The USPTO has launched a new Cancer Moonshot Expedited Examination Pilot Program. The program — which began on February 1, 2023 — expedites the examination of patent applications pertaining to a host of technologies that prevent cancer and cancer mortality.
This is a promising measure taken by the Biden administration to encourage IP-based investments in innovation and make headway on the president’s goal of slashing cancer death rates by 50% over the next 25 years.
Unfortunately, for every step forward on this front, some policymakers would take us two steps back. Right now, members of Congress are calling for the Department of Health and Human services to misuse the Bayh-Dole Act’s march-in provision to seize a developer’s patent rights — undercutting the investment incentives behind the USPTO’s new program.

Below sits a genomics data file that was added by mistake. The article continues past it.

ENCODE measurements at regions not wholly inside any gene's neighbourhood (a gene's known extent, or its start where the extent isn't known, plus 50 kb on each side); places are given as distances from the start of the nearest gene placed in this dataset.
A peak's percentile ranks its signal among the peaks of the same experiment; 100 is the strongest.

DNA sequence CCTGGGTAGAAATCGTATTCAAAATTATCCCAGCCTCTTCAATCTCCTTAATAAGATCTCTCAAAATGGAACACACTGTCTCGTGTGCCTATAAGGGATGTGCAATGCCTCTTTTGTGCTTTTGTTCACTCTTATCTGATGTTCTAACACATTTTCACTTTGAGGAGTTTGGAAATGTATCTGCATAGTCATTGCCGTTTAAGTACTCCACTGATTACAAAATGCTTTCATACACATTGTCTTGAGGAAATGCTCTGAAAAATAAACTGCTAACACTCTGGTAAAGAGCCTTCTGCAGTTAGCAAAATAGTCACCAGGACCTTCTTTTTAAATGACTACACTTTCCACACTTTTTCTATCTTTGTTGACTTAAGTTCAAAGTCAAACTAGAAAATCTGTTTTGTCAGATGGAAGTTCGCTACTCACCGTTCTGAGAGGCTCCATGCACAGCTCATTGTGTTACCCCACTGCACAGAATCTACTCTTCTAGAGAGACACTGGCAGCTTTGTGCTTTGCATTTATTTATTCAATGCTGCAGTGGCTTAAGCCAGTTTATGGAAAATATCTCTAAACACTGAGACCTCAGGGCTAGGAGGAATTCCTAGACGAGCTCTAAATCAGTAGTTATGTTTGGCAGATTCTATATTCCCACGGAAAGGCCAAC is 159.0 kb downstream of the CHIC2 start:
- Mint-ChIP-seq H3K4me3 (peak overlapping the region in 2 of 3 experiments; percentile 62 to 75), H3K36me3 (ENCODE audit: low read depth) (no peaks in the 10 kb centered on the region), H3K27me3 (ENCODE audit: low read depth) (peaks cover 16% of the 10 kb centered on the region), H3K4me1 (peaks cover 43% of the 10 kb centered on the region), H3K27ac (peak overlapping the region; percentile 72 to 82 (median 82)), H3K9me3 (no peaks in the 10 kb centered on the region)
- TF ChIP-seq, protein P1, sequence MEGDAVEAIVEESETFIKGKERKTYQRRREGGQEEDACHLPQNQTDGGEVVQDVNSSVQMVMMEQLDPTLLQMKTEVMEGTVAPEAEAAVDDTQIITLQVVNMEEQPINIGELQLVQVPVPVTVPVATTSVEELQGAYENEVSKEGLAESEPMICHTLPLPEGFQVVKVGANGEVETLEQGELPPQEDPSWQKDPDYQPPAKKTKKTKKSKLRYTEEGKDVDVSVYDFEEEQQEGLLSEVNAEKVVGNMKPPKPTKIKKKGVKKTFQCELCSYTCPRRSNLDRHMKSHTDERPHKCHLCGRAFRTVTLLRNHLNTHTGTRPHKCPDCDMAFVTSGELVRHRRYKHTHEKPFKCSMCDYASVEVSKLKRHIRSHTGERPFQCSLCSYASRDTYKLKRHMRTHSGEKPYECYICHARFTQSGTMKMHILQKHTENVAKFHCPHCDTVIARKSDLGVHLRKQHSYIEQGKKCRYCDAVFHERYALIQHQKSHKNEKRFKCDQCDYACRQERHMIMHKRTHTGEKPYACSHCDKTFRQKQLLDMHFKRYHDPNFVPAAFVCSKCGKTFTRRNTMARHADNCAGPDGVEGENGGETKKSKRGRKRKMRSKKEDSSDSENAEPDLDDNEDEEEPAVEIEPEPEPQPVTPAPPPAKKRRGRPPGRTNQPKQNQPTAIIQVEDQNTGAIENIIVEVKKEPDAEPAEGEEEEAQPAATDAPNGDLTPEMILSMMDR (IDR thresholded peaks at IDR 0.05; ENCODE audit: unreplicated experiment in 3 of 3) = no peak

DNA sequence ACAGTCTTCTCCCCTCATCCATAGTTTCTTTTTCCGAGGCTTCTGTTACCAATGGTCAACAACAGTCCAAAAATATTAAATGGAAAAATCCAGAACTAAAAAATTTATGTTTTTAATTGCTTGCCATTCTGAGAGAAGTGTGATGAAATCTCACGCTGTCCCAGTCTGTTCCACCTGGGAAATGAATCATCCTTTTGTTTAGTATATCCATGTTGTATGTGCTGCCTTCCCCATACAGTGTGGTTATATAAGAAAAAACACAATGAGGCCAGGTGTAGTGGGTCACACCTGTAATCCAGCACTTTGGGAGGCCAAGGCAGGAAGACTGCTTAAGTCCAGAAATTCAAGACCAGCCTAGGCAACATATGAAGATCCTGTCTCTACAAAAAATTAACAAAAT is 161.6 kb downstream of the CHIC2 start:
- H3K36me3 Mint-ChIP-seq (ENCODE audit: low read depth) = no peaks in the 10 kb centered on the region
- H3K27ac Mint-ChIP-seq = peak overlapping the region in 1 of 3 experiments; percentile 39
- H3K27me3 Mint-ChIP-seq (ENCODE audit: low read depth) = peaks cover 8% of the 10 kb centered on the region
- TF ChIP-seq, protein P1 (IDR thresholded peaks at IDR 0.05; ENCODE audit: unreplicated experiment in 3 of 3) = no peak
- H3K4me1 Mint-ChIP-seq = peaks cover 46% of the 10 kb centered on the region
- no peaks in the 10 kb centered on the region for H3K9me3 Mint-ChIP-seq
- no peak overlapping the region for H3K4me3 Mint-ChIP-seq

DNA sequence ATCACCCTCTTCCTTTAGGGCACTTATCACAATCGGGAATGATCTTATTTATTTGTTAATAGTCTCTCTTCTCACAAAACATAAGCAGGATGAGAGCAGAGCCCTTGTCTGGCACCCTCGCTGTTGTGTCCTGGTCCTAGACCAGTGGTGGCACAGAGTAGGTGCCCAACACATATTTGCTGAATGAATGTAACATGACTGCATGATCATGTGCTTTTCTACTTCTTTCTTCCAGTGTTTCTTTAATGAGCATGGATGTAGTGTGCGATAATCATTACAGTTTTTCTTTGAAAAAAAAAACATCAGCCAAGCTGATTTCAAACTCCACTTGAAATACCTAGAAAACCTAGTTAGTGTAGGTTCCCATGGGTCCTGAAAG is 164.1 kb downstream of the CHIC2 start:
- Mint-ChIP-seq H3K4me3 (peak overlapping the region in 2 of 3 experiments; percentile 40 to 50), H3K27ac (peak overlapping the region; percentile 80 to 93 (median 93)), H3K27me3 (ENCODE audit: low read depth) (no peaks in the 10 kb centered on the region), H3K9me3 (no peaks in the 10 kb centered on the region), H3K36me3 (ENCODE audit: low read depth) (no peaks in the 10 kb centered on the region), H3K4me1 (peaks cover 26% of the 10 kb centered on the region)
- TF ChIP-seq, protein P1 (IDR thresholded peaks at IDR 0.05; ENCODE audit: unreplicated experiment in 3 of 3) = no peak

If successful, patent rights would be subject to the whim of lawmakers, who would have the government relicense them to generic manufacturers on the basis of price — which is not a valid criterion to “march-in” under the Bayh-Dole Act. The law’s principal authors, Senators Birch Bayh (D-IN) and Bob Dole (R-KS), never intended for march-in rights to be used as de-facto price controls. That’s precisely why no Republican or Democratic administration has ever approved a petition on those grounds.
Veering from this well-established precedent would spell disaster for American innovation. Revoking intellectual property safeguards — via government march-in — would cast a dark cloud of uncertainty over biotech companies and the likelihood of recouping their investments. They wouldn’t be able to dedicate billions of dollars towards the risky R&D endeavors required to deliver a bona fide cure for cancer patients.
As lawmakers weigh these policy decisions, they should bear in mind that the success of the cancer moonshot is inextricably linked to a strong IP system. Undermine patents and this sky-high ambition will never leave the launch pad.